Duelling Evils of Vince L. and Trevor M.
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We'll pick two winning submissions and feature them on the site. The two winners will get a Tailored Protection Kit, courtesy of RideWrap.
Tell us a little bit about yourself and your bike.
My name is Vincent, I have been riding mtb’s since 1999, but took a 12 year hiatus from 2004 to 2016. My bike is a 2021 Evil Wreckoning. I live in the lower mainland and I am 175cm tall, weigh approx. 82 kgs, and I am 34 years old. I enjoy riding high speed big mountain types of trails, but I am also growing to like the jank that the North Shore mountains provide.
Why the Wreckoning?
In order to explain the buying decision of the Wreckoning and all of the iterations I put it through, I need to first explain what I was looking for in a bike. I was in the market for a bike that would fit my riding style of maximizing the amount of fun per every minute of riding. The issue that I faced was that in the “Enduro” genre of bikes it seemed that most of the R&D was going into racing. This meant longer, slacker, bigger wheels, and speed at the cost of everything else. I was looking for something that was nimble, poppy and could also take some big hits, and I was ok with sacrificing some speed for fun. Thus at the time a 29’r was definitely not in my buying pool, that was until I test rode the Evil Wreckoning.
I was convinced to demo the Wreckoning last summer and I agreed because I was intrigued by the delta link suspension system. I went out that day with no intentions of buying the bike, I thought it would be cumbersome and essentially a plough sled. Long story short, I was completely wrong and at the risk of sounding like a fanboy it was the best bike I had ever swung a leg over. I had never ridden a bike that tracked the ground like a DH sled but still popped like my ticket S ( a little exaggerated ). Furthermore, I never previously cared about how well a bike climbed because I always thought there was a negative correlation between fun on the down and climbability, but this bike climbs better than any other mid to long travel trail bike I have ridden. To my own surprise I placed an order for the Wreckoning that day.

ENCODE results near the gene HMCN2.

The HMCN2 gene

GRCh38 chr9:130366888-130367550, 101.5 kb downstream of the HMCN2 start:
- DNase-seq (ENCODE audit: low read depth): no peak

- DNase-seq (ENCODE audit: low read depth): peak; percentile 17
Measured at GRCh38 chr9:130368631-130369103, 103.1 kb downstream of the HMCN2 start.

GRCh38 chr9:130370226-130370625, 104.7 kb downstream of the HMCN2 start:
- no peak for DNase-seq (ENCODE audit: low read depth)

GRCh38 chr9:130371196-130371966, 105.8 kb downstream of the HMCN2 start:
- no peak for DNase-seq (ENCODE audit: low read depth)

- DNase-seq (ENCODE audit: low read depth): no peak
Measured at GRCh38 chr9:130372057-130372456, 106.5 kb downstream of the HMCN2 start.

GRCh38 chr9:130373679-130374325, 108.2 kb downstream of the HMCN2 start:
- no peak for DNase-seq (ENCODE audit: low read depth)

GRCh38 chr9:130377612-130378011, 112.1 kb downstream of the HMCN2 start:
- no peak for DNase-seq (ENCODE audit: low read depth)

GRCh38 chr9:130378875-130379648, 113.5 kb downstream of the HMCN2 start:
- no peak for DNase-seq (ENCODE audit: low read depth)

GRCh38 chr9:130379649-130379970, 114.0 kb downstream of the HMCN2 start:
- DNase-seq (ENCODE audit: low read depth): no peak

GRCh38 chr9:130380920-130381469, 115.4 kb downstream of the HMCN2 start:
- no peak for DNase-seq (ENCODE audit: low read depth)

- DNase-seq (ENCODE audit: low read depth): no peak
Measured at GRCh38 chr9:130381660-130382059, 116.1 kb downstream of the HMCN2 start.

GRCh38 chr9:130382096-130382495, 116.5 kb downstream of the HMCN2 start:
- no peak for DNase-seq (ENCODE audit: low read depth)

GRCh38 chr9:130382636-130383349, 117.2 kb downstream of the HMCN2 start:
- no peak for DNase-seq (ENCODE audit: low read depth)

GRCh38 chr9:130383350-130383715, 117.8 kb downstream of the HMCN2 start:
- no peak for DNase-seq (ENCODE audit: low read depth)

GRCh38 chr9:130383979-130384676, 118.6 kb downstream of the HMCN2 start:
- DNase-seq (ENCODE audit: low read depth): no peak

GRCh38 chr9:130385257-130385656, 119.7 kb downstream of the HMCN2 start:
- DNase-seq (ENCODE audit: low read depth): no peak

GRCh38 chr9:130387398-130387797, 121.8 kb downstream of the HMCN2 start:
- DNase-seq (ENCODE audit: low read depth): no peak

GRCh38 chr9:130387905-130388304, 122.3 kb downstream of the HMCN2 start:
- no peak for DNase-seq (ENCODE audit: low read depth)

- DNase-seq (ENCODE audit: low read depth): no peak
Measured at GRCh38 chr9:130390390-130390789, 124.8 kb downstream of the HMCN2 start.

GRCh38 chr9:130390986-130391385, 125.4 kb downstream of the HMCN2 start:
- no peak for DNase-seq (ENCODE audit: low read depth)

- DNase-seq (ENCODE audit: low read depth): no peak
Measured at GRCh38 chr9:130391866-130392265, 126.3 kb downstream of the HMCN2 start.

Now about the different iterations that the bike went through over the past few months. I am normally the kind of person that once I have the bike set up I don’t really modify it or make component changes unless something breaks. However due to the supply chain issues that are going on I ended up with a 3 month wait for the bike. During this wait time I developed a habit of constantly reading about what was the latest and greatest in bike tech, then convincing myself I needed it for the new bike; on top of that I was still set on running a 650b bike. By the time the bike showed up, I had accumulated a ton of parts which caused the build to become a bit of an experiment (Shoutout to Obsession bikes and Topher for entertaining all of my ideas). I initially tried dual 650b’s and quickly realized that the bb height and the changes in geo had a negative impact on how the bike rode so I went back to the stock dual 29rs. I then tried the bike set up as a mullet and that is where it has been ever since. This remedied the issue of getting butt kicked from the 29r back wheel and it made the bike feel more nimble in high speed corners, I did lose a bit of pop but the bike is inherently so poppy that the benefits outweighed the slight cost.